So we are writers, yes? But do we know our metatags from our sitemap verification? Our SEO strategy from our google dashboard?
Think I am speaking in tongues? Oh that I were…
Look away now all of you familiar with this land and this lingo. I thought I understood the basics but, heaven help me, when I set up this website - to share a few smiles and tips with other writers - I had no idea.
Oh go on. Smile your wry smile at me, all you techno gods. I know. I know. I should “get” this stuff. It’s all about platforms these days – and we’re not talking shoes.
“Have you verified?” someone asked when I queried why my site had suddenly disappeared from the google search list.
Excuse me? Verified?
“Yes – so the spiders can crawl your site. Check you out regularly.”
You are kidding me.
I didn’t even know google had spiders – verified or otherwise.
Cue slow and ominous shaking of head followed by lecture – from which I learn that these software bots creep around the web regularly, checking for new content to decide if a website or blog is worth keeping an eye on.
So now my blood is running cold worrying that the spiders may be reading this right this moment. May not like what I’m saying.
OK. Call me paranoid, but let’s now call them giraffes so their ears don’t burn (do spiders have ears?).
So the, ahem, giraffes apparently creep through these pages from other pages to ensure we are all behaving ourselves.
And what exactly do the spiders want, I ask my adviser.
“Oh – that’s easy. Fresh and original content. Regular updates. ”
Absolutely no pressure then….
I have just received a lovely email from the fiction editor of a magazine I write for – asking me for (brace yourselves/shock horror) “more short stories, please”.
Oh – how I smiled. Oh – how I shook my head in disbelief. Oh – how I share this here not to show off (promise) but to encourage those fed up with rejections to please keep going.
You will see from my writing life that I’ve always earned my living from words – initially newspaper journalism, then telly - so I have a workaday attitude. I don’t do “writer’s block” (try telling a newseditor that you’re not in the zone today) and I write with a professional expectation rather than a feint hope to be paid for my efforts.
But I always knew that stepping sideways into fiction a decade ago would be the biggest challenge in my writing life. And I wasn’t wrong.
I started with short stories for women’s magazines with not the foggiest idea how difficult and professionally demanding this sector can be.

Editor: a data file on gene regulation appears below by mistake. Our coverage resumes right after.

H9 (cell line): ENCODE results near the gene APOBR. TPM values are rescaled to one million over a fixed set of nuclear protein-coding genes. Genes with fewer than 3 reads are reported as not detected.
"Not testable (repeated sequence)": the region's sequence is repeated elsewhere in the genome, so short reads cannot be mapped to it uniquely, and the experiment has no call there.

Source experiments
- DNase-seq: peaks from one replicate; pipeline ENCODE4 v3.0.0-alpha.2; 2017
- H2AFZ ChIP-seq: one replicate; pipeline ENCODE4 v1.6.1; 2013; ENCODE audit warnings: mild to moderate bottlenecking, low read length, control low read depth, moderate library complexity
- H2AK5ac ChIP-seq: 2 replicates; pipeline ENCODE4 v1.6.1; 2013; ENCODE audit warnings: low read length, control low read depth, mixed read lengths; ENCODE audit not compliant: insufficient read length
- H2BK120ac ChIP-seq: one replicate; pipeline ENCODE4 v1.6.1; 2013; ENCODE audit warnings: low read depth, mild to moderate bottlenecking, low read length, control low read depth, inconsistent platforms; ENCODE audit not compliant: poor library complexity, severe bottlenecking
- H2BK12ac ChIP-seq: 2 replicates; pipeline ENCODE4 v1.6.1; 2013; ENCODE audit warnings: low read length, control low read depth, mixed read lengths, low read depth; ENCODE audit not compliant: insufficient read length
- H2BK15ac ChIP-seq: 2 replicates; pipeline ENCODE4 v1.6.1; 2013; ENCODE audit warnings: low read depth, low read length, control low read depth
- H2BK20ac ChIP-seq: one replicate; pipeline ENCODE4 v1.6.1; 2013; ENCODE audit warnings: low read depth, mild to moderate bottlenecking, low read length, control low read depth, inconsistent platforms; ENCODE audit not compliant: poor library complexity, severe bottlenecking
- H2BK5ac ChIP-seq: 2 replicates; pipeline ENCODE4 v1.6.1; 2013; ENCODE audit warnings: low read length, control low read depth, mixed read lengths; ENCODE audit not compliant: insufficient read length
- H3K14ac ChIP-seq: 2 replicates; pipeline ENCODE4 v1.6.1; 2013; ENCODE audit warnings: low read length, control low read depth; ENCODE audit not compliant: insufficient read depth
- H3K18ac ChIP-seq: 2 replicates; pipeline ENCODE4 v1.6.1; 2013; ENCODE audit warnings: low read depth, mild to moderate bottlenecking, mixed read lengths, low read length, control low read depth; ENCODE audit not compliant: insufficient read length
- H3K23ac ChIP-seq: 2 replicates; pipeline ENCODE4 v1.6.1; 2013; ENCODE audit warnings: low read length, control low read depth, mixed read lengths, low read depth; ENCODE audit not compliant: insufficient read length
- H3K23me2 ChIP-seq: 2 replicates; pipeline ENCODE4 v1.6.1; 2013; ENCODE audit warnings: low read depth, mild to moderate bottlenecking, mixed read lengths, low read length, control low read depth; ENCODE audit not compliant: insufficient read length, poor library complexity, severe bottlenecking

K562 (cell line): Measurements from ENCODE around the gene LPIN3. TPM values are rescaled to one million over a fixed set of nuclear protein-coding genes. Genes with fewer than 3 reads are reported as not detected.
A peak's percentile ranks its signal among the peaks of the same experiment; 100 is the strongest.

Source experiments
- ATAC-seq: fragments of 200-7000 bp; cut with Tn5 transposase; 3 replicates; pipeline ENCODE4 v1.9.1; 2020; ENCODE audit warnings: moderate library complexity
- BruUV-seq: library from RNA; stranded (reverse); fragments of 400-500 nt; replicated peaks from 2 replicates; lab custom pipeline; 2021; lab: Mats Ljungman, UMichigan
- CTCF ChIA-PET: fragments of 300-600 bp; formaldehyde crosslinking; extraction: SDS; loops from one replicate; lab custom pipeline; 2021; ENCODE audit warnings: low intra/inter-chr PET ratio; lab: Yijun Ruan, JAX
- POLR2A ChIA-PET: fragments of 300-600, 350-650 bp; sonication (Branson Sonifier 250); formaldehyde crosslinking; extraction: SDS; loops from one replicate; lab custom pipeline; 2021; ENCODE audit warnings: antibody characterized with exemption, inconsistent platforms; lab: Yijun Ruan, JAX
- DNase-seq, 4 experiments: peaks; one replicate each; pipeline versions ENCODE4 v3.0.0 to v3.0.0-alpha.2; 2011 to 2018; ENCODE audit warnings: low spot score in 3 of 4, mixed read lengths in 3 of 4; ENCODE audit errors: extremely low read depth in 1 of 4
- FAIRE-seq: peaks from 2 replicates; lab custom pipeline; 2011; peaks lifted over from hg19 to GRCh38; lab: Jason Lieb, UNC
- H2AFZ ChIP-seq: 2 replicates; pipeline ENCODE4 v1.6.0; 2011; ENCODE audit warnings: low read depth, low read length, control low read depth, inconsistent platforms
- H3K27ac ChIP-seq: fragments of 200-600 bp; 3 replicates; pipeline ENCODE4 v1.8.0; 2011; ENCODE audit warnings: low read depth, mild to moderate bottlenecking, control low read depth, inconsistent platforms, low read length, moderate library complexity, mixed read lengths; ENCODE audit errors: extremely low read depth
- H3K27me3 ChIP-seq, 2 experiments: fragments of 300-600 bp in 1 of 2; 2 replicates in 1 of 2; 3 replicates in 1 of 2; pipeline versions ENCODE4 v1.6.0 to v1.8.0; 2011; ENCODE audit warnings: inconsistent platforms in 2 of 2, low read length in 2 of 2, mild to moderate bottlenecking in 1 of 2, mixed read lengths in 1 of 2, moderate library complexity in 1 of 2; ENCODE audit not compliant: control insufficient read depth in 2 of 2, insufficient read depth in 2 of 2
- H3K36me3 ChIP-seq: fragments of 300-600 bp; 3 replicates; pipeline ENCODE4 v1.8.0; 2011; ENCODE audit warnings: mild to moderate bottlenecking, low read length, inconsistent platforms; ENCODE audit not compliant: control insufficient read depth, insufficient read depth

I had what I hoped were two strong ideas and wrote them both up over a few weeks. Back then snailmail submissions were the only option so I sent the first story to a weekly magazine and waited. And waited. And waited.
Months later, having pretty much forgotten about the submission, I was thrilled to suddenly find an email confirming acceptance…and offering me money. My first payment for fiction. How exciting!
All fired up I sent my second story to another magazine. Same long wait. Same outcome. Acceptance. Cheque in the post.
This is too good to be true, I thought.
Famous last words, Teresa. I dashed off three more stories and hurried to the post, mentally spending my new income stream.
Many weeks passed and back came three rejections. The fiction editors were kind and encouraging – admiring my writing ( thank you) but explaining that the stories were on “well-worn” themes. Not sufficiently strong or original.
Wounded, I re-grouped and gave myself a good telling off.
Since then I have experimented extensively, learning much about what works and what doesn’t, what sells and what doesn’t and above all made a pledge never to dash anything off.
There are, of course, many different kinds of short stories.
For competitions and pure pleasure, I enjoy writing literary short stories – loving the freedom to experiment. But they are very hard to sell.
I am a professional, remember – writing as my living - so I am equally thrilled to have developed the skill of writing for women’s magazines – stories which are enjoyed by many thousands of readers worldwide. I am very grateful for the income and approach the sector with the enthusiasm and professionalism it merits.
There are myths to be dispelled here. Women’s magazines are not looking for soppy (or sloppy), sentimental stories. They are looking for original, well-written pieces which their readers will find entertaining and uplifting.
They are looking for unusual themes and unusual treatments. (I feel coy doing any plug but see my story The Jam Jar with a hindered narrator in my collection Moments. This collection will hopefully entertain while also guiding you on what sells to the magazine market.
So - what are my tips? How have I reduced the rejections? I have learnt not to start writing until I have something to say.
It isn’t. For there is a big difference between being able to write….and having something to say. I like the quote which says a novel needs a plot and a short story needs a point.
I don’t mean it should preach. I don’t mean that every story needs a big, moral lesson. But there does need to be a strong undercurrent, tugging a reader just a little off balance.
For any story to succeed for me something needs to change - even if it’s just an opinion held by the main character.
So these days I do not even start a story until I have a strong feeling about its raison d’etre. Once I’m moved by something; once I feel that I have something to say – or a character who has popped into my head has something to say- that’s when I write.
And no surprise – those are the stories that sell.